October 5th, 2010 marked the official opening of the Champalimaud Centre for the Unknown (http://www.fchampalimaud.org/care-research/champlimaud-centre/), a new institute where clinicians and basic scientists will work together in the areas of cancer and neuroscience research. The centre is located in Lisbon, bringing Portugal into view for the global scientific community as a leader in translational research.

The Champalimaud Centre for the Unknown is named in part after its founder, Portuguese businessman and billionaire Antonio de Sommer Champalimaud (1918–2004), and in part for its location near the historically significant Tower of Belém in Lisbon: it is from this area that 15th and 16th century ships reportedly set sail on voyages to explore ‘the unknown’. So, the name of the centre reflects the parallel between the challenging quests of these early pioneers and of modern-day scientists. From a distance, the centre even resembles a ship, tilting into the water towards the unique site at which the River Tagus meets the Atlantic Ocean.

Up close, the facilities of the centre are world-class, designed to attract the best scientists and clinicians in the world. The centre houses a large cancer clinic, as well as laboratories for clinical and basic research focussed on cancer and neuroscience. An important emphasis at the centre is to promote translational approaches, which it encourages both through the characteristics of its infrastructure (see below) and its design: clinical and laboratory areas are open to each other, encouraging exchange between clinical activities and basic research. In particular, the aim of the Champalimaud Cancer Centre, currently directed by Raghu Kalluri, of the Beth Israel Deaconess Medical Center and Harvard Medical School in Boston, is to make progress in metastatic cancer translational research.

International recruitment of investigators to the centre is ongoing. Thus far, ∼15 neuroscience investigators previously working at locations such as the National Institutes of Health, Cold Spring Harbour and Harvard Medical School are involved, with many others coming from European institutes. Clinician scientists are particularly interested in employment opportunities at the Champalimaud Cancer Centre owing to highly competitive salaries that provide protected time for research. Dr Kalluri comments: “The Champalimaud Cancer Centre made a decision early on that clinicians at the centre seeing patients would have 50% protected time to do research – basic research, clinical research, epidemiological research – while being paid as a clinician... because the goal of the Champalimaud Foundation is really to foster thinking that is aligned between clinician scientists and basic scientists – to create a bridge. So, it’s not just wishing for the translational emphasis, but putting the finances in place to make it happen.”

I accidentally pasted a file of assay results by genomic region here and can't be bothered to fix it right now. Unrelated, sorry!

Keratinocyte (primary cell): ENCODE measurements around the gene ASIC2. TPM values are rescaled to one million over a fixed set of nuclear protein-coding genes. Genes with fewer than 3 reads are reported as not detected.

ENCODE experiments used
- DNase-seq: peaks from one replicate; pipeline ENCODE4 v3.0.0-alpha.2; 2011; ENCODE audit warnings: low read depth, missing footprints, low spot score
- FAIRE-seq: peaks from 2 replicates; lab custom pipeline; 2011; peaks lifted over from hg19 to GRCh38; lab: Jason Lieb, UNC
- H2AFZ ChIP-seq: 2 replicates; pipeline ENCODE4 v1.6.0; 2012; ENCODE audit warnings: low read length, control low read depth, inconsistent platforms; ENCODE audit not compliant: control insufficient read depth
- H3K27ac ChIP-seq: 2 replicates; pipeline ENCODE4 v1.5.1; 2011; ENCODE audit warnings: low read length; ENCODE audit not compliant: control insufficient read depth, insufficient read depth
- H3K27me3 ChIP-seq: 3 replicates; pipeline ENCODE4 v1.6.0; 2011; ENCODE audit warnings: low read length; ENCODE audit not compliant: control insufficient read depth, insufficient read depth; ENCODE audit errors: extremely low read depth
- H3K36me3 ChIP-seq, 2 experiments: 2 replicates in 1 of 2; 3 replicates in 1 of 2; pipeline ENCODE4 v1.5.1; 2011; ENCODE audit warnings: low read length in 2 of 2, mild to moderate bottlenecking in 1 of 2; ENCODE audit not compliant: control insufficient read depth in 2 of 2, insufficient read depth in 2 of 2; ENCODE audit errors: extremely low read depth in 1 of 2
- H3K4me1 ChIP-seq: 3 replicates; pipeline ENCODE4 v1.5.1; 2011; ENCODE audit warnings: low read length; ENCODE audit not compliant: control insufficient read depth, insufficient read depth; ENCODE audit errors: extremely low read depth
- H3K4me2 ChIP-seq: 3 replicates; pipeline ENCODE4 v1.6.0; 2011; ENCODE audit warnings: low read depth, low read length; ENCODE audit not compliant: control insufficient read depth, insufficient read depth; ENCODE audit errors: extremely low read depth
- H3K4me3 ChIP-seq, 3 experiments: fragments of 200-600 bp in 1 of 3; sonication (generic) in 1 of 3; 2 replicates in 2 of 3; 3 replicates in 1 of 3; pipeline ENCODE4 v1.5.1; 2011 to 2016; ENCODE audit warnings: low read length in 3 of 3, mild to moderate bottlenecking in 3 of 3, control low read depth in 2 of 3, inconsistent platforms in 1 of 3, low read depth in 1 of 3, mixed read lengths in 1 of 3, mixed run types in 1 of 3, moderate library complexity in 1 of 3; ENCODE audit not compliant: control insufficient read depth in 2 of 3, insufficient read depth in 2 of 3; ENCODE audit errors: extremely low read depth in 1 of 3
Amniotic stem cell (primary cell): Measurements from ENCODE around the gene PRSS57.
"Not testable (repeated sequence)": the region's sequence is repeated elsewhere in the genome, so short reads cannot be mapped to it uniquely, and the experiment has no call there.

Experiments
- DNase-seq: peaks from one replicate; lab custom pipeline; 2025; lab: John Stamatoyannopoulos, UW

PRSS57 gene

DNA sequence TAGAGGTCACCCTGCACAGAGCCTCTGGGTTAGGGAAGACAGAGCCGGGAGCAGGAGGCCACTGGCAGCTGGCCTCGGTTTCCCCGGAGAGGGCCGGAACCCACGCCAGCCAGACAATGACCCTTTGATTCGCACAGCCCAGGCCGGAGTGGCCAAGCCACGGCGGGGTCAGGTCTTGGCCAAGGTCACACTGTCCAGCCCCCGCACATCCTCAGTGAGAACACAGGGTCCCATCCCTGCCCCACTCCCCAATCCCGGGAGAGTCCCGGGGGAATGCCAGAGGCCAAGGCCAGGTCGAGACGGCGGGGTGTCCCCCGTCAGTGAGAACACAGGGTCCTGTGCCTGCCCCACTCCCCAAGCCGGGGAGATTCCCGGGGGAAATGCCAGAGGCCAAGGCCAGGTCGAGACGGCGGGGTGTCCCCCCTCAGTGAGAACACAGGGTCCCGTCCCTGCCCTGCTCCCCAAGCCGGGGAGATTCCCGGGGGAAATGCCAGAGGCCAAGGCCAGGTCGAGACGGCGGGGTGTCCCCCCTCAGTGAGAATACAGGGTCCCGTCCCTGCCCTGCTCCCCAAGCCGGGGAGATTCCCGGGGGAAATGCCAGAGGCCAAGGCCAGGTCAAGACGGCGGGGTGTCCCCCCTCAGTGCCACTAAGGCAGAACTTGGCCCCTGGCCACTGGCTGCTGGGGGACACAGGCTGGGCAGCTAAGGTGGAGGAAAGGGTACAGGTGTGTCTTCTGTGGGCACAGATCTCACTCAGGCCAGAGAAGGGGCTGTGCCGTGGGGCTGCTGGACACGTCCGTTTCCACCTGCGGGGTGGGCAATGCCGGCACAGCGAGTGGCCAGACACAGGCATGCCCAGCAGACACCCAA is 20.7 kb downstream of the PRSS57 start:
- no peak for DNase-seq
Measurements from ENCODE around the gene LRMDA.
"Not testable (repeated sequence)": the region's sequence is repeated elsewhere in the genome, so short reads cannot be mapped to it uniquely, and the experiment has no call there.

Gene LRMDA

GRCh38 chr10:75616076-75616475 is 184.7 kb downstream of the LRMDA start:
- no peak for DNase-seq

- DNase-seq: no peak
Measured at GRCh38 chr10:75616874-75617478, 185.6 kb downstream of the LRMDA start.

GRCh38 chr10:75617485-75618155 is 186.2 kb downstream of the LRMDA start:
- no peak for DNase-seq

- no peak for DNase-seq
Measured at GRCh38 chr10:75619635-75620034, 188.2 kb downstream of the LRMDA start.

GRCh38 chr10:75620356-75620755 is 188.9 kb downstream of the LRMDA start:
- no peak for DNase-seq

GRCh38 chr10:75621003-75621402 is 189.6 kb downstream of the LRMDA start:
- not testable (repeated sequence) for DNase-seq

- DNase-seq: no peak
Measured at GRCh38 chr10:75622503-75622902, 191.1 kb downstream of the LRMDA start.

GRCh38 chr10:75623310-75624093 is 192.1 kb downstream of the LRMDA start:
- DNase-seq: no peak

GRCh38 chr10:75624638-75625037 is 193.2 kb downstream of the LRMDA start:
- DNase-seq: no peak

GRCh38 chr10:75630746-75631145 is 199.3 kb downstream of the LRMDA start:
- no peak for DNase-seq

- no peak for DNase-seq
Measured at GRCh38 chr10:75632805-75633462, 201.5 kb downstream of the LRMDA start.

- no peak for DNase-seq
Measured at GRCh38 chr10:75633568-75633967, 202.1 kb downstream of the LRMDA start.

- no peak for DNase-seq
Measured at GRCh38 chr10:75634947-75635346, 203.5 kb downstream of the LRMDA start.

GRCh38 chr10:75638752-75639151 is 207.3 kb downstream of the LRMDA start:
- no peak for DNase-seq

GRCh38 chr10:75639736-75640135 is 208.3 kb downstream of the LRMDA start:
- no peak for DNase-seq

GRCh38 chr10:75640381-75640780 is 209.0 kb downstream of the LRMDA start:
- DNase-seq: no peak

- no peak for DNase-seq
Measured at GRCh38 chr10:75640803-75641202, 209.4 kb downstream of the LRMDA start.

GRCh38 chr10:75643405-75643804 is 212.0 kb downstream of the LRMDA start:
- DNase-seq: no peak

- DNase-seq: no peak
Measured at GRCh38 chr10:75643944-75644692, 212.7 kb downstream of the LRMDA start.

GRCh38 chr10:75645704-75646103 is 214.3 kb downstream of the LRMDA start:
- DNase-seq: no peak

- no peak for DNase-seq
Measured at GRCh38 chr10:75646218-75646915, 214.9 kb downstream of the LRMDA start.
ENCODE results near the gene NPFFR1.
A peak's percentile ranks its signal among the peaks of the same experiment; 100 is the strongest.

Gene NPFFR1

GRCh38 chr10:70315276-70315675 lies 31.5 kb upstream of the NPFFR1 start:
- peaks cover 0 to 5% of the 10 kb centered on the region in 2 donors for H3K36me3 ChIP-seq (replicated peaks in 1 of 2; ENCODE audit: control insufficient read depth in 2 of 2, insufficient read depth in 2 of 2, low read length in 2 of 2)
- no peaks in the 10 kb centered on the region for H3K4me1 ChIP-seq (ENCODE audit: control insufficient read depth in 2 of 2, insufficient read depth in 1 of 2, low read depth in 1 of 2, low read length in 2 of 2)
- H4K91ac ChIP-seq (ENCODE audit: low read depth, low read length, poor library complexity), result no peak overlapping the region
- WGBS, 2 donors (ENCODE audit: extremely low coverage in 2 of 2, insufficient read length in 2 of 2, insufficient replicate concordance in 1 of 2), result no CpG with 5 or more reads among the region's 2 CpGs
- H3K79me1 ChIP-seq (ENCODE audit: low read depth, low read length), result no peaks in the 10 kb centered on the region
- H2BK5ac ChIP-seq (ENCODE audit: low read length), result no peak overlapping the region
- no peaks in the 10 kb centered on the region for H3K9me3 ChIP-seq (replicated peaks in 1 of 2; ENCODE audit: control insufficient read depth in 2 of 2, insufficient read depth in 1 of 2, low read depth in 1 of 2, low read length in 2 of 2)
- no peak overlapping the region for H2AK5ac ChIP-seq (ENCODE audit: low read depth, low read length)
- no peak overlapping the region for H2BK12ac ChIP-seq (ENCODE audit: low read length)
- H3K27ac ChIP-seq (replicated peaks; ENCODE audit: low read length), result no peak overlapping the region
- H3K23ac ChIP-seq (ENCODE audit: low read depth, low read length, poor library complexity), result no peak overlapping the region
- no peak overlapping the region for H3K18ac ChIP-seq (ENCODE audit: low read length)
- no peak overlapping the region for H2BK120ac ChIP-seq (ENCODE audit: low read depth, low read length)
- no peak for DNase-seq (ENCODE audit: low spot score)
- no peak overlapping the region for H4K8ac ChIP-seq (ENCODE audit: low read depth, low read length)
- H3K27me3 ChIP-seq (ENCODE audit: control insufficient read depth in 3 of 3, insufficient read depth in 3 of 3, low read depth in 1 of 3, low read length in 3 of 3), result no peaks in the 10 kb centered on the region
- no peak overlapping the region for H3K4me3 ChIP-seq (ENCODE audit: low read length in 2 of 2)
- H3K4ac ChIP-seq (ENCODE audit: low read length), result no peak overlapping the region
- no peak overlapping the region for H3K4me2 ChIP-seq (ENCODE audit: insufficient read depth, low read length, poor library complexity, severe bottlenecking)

The Champalimaud Centre for the Unknown is also actively recruiting graduate students, postdoctoral fellows and junior group leaders. The Champalimaud Neuroscience Centre and its associated graduate programme have been operational for ∼2 years and, until the official opening of the centre on October 5th, were housed in rented space at the Gulbenkian Institute de Ciência in Lisbon. The graduate programme associated with the Champalimaud Cancer Centre will begin taking applications for prospective Master’s and PhD students at the beginning of 2011, and is likely to become associated with the University of Lisbon in the near future. Finally, the centre hopes to attract more junior group leaders, and is currently taking steps to identify the strongest candidates among highly successful students who are nearing the end of their PhDs.

Beyond its scientific importance, the centre’s design has also caught the attention of architects around the world. The bid to design the site was won by Indian architect Charles Correa (http://www.charlescorrea.net/), who also designed the Brain and Cognitive Sciences Complex at the Massachusetts Institute of Technology (MIT). The centre features a large interior rainforest connecting clinics and laboratories, chemotherapy suites with gardens, and many areas open for public use, including exhibition halls, an outdoor amphitheatre and landscaped walking areas. It is hoped that the location of the centre in the heart of Lisbon, as well as the openness of the site to the public, will encourage awareness of the centre and the Champalimaud Foundation (http://www.fchampalimaud.org/home/), as well as the health and medical issues that their work is aiming to address.

Excerpts from an interview with Raghu Kalluri can be heard in the podcast associated with DMM Vol. 3 Issue 11/12 at http://www.biologists.com/DMM/podcasts/index.html

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